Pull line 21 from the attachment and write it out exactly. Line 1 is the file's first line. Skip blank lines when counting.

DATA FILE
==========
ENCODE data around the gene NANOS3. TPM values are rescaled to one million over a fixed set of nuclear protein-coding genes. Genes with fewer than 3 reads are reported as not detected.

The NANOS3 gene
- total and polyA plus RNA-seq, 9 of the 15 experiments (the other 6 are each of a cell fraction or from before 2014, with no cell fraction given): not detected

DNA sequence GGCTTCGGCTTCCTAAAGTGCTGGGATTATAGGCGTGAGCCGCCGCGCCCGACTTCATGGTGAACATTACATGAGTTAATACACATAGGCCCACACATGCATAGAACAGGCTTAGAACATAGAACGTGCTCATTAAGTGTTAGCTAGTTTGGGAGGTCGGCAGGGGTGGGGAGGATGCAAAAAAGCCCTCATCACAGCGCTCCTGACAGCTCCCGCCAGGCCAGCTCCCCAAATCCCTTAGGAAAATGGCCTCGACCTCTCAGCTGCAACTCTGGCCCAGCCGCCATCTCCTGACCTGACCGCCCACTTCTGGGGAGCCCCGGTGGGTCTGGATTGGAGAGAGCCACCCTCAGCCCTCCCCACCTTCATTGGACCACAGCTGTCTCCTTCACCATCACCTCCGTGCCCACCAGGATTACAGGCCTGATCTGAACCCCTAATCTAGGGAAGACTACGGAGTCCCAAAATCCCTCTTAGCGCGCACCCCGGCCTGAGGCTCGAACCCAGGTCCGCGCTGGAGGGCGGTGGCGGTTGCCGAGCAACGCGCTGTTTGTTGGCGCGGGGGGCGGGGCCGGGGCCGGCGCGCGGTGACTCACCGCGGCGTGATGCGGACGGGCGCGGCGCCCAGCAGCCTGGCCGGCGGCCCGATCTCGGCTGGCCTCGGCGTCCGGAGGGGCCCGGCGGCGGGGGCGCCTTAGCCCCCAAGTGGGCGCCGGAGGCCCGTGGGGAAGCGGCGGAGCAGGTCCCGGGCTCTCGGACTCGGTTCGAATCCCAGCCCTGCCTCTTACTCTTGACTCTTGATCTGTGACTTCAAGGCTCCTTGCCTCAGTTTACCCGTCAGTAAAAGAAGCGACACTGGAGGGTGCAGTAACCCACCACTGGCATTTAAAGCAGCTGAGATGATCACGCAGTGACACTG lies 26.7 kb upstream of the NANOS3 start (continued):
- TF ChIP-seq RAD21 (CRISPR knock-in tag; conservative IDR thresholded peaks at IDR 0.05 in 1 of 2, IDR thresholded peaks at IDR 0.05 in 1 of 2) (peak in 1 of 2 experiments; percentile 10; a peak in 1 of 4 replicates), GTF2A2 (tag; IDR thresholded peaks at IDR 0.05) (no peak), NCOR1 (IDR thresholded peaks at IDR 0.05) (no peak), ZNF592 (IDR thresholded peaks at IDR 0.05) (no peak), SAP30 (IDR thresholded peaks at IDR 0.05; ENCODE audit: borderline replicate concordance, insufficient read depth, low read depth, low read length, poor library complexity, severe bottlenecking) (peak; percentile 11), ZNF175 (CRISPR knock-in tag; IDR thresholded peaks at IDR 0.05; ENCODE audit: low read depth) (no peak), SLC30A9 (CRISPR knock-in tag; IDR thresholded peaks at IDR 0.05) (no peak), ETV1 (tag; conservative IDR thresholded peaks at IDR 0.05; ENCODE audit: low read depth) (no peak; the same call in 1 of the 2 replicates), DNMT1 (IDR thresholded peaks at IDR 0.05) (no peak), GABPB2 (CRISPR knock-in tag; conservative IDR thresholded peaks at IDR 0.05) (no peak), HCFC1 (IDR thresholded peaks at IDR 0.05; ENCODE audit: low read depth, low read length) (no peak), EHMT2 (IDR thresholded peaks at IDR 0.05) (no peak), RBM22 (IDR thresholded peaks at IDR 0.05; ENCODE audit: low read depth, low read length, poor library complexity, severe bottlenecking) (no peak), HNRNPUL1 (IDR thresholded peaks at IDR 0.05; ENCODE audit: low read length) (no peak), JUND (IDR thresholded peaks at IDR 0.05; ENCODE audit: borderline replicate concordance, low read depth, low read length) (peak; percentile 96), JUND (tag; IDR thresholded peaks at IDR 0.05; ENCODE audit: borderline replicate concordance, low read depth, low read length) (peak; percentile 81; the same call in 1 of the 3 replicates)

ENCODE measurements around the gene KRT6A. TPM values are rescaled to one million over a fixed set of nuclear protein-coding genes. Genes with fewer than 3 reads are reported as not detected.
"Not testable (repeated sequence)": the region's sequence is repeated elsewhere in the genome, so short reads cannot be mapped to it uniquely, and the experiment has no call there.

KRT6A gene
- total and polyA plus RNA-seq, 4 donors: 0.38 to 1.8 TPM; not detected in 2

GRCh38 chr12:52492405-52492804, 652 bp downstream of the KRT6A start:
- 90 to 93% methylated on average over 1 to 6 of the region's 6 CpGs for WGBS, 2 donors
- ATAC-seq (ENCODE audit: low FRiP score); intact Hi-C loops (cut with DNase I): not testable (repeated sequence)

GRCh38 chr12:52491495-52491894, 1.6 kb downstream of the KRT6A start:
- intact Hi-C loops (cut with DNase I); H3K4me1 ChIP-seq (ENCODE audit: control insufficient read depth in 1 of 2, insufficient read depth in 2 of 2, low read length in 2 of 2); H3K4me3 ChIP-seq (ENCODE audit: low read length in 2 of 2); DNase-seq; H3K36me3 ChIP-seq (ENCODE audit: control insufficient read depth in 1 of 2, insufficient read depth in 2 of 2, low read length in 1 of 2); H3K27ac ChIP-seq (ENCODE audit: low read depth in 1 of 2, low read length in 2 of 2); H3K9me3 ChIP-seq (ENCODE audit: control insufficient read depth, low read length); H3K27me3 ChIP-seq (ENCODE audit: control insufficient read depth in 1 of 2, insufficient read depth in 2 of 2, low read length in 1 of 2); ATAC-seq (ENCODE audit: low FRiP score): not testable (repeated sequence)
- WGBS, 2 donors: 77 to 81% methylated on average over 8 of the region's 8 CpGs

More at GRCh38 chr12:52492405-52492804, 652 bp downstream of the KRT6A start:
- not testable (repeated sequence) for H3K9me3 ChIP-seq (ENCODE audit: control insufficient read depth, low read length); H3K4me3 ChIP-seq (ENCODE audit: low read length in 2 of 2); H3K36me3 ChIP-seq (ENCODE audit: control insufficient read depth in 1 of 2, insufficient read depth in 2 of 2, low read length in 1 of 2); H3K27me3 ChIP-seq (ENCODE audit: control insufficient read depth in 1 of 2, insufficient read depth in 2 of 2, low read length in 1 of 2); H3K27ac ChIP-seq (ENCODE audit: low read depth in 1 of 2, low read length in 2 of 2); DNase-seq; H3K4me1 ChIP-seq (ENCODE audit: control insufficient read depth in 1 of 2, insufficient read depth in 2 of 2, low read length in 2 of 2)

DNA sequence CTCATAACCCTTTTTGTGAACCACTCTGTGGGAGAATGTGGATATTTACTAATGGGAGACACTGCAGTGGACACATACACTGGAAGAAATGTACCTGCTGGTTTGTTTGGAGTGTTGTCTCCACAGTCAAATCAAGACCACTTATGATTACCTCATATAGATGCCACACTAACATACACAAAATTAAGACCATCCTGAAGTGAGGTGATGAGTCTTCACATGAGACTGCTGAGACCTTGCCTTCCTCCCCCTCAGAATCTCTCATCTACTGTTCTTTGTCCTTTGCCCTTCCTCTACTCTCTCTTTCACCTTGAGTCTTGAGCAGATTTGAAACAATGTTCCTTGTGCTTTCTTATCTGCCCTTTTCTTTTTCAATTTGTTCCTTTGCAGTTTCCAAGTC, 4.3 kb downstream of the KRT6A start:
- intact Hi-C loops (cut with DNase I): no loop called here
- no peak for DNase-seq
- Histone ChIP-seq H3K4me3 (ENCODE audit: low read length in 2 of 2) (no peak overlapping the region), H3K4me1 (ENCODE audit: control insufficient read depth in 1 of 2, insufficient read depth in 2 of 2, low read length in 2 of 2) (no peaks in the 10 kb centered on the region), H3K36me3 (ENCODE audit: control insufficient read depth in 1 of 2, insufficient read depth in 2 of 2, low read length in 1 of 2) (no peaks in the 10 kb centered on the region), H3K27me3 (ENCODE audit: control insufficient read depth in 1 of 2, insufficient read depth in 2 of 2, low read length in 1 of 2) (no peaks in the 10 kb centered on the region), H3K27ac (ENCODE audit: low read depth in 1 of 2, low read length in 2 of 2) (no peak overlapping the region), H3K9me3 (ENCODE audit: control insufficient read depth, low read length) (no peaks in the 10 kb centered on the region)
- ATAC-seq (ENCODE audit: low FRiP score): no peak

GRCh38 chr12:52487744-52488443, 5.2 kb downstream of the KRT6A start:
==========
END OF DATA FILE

- Histone ChIP-seq H3K4me3 (ENCODE audit: low read length in 2 of 2) (no peak overlapping the region), H3K4me1 (ENCODE audit: control insufficient read depth in 1 of 2, insufficient read depth in 2 of 2, low read length in 2 of 2) (no peaks in the 10 kb centered on the region), H3K36me3 (ENCODE audit: control insufficient read depth in 1 of 2, insufficient read depth in 2 of 2, low read length in 1 of 2) (no peaks in the 10 kb centered on the region), H3K27me3 (ENCODE audit: control insufficient read depth in 1 of 2, insufficient read depth in 2 of 2, low read length in 1 of 2) (no peaks in the 10 kb centered on the region), H3K27ac (ENCODE audit: low read depth in 1 of 2, low read length in 2 of 2) (no peak overlapping the region), H3K9me3 (ENCODE audit: control insufficient read depth, low read length) (no peaks in the 10 kb centered on the region)